Friday, March 4, 2016

Products as scrapbooks and modeling your way out

I spent a bit of time with my team's designer to help model a particularly complicated area of features. I knew from having tested it that it was not good, but the discussion and our joint efforts into making it better made me realize more than what I knew from past testing of it.

As I was listing concepts and features, and categorizing them while introducing them, patterns started to emerge. The assignment we were working on was to add one more feature to a complicated area. A feature described to us as "just add this dialog" made us talk about all the work we do to avoid building products like scrapbooks, and how hard it is sometimes to go beyond the obvious request.

With each concept we listed, a pattern started to emerge and we started scribbling on paper. At first the user is handling a massive amount of data by default, then filters some of it out. But also adds some more while filtering. And then again there's selections to add more. And again filter more. A lot more. We calculated 7 different scoping actions in a seemingly random order, and realized it was no wonder we had hard time following through the area.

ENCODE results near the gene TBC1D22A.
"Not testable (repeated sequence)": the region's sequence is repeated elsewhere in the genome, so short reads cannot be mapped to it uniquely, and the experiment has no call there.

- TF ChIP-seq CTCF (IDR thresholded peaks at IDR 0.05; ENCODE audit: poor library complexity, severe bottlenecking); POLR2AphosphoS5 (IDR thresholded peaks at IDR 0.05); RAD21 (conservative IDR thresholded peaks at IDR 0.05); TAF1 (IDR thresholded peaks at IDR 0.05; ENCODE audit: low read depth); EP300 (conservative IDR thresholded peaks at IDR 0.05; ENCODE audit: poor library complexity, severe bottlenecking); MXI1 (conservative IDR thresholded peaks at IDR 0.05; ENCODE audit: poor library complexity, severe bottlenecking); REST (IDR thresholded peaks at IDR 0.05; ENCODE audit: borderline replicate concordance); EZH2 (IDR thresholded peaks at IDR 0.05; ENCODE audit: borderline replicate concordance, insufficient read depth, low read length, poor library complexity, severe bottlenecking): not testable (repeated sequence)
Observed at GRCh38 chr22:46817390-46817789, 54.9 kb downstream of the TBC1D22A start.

From the first shape, it became obvious that this was not a good, clear and simple model for the user. So we draw concept shapes that would be clearer. We could start wide and consistently narrow down until we're where we want to be. Or we could start really narrow, and carefully widen up to be only at most where we end up wanting to be.


Drawing silly pictures comes almost instinctively from modeling. The pictures help us work out which of the straightforward routes we can get our design into, but also, they generated a lot of ideas for me on how to fool the current system to reveal complicated bugs.

Scrapbook of a product is a bug. But it's a bug that won't get fixed in an hour. 

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